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The importance of a disaster recovery plan
A disaster recovery plan can prevent your organisation from going out of business. According to the U.S. Federal Emergency Management Agency (FEMA), 40 per cent of organisations never recover from a natural disaster. Even if your company stays afloat, the consequences of a major disaster may include:
- Damaged reputation
- Loss of data
- Loss of revenue
- Reduced employee productivity (Mulligan, 2020)
Read more: Data protection – Are passwords obsolete?
The aim of DRP is the survival of an organisation. From a DRP perspective, a business without a DRP has little chance and time to survive1. DRP is gaining more recognition in several standards and regulations in recent years.
For instance, the PCI DSS (Payment Card Industry Data Security Standard). Although this is not a government’s issued legislation, a DRP is required by almost every merchant and financial services firm. Or the international standard for security management, ISO27001, suggests the use of a DRP, hence, several organisations require IT service providers to be compliant with this regulation1.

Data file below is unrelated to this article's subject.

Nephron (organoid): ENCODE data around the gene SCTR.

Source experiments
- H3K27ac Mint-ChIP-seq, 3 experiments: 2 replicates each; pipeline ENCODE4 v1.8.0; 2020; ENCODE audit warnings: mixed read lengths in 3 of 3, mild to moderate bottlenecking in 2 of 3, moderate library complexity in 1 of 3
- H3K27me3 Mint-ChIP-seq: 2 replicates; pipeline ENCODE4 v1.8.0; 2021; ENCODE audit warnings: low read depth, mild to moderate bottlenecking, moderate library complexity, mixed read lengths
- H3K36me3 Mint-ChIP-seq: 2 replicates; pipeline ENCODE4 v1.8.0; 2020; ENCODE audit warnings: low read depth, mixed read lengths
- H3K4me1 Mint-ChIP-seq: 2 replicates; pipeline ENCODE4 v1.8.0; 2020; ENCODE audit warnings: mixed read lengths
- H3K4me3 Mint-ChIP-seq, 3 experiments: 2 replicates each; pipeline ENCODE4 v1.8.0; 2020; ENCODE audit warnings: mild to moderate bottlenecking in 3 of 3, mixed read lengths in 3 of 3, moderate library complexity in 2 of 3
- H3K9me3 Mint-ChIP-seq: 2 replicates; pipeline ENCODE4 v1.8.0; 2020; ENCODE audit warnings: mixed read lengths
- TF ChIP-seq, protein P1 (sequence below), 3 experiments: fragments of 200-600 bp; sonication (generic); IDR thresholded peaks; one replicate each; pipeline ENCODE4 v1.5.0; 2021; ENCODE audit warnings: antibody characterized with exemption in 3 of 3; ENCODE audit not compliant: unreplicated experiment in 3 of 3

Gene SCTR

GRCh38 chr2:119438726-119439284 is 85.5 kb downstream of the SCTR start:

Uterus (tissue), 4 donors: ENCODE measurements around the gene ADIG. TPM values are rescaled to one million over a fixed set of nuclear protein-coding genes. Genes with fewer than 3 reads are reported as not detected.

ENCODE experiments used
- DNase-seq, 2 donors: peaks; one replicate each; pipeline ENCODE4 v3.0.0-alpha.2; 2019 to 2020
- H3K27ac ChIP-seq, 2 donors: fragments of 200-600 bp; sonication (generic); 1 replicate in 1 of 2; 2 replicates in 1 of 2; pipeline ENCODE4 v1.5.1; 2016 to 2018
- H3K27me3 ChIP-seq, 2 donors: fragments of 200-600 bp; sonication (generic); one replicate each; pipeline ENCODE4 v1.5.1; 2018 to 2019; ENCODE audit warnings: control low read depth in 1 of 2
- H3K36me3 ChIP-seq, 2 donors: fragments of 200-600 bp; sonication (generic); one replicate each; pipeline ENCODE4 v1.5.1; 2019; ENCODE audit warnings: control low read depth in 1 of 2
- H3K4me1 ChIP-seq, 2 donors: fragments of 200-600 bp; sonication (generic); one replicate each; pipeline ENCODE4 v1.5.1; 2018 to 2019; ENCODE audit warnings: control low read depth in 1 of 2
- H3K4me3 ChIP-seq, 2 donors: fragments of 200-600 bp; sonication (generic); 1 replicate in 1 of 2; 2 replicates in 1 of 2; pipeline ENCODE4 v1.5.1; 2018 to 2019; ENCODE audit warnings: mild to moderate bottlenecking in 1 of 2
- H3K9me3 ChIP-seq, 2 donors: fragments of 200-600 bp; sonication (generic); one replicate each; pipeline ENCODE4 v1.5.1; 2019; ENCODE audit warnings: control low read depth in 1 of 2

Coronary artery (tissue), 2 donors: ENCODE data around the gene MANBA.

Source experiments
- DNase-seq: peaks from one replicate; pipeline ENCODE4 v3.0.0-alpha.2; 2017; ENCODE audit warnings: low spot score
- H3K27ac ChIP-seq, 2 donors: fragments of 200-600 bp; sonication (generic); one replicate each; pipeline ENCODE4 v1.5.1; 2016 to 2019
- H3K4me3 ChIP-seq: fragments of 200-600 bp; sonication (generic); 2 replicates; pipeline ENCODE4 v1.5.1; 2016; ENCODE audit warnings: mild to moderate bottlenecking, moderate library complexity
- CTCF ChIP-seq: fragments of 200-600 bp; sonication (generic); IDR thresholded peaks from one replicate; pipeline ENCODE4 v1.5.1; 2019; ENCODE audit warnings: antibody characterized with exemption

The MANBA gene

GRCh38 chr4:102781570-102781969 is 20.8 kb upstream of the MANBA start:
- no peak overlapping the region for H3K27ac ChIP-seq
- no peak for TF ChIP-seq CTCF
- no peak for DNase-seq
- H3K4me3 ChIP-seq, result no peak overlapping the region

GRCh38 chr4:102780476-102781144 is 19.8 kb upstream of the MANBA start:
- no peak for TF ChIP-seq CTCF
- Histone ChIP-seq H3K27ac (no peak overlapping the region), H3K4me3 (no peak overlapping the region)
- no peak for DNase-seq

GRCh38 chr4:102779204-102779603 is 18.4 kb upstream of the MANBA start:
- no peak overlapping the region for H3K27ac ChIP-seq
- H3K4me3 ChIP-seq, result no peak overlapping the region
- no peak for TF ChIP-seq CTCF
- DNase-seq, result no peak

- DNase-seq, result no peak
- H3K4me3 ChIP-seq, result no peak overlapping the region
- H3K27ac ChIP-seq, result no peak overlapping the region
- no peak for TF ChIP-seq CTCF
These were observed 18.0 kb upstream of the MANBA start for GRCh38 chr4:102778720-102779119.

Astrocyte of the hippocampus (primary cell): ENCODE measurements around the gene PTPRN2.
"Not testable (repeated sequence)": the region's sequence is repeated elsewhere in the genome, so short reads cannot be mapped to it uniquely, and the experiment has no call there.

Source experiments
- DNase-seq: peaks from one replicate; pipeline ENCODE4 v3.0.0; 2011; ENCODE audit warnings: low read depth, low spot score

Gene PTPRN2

Additionally, the use of a DRP can improve the overall business process through the use of advanced technology to make systems more consistent and less disruptive. Also, it provides higher quality services; both for the company itself and to its supply-chain partners and its customers. Lastly, it gives the company an overall competitive advantage as the use of a good DRP allows the company to claim a “higher availability and reliability of its services”1.
Elements of a disaster recovery plan
A disaster recovery plan (DRP) is a highly organised documented strategy that “describes how an organisation can quickly resume work after an unplanned incident”2. It is an essential part of a business continuity plan (BCP), assisting the company in the recovery of system functionality and data loss so everything can perform perfectly in the aftermath of an incident.
Typically, disaster recovery planning involves an analysis of business processes and continuity needs. Before generating a detailed plan, an organisation often performs a business impact analysis (BIA) and risk analysis (RA) and establishes recovery objectives2.
Some types of disasters that organisations can plan for include:
- Application failure
- Communication failure
- Data centre disaster
- Building disaster
- Citywide disaster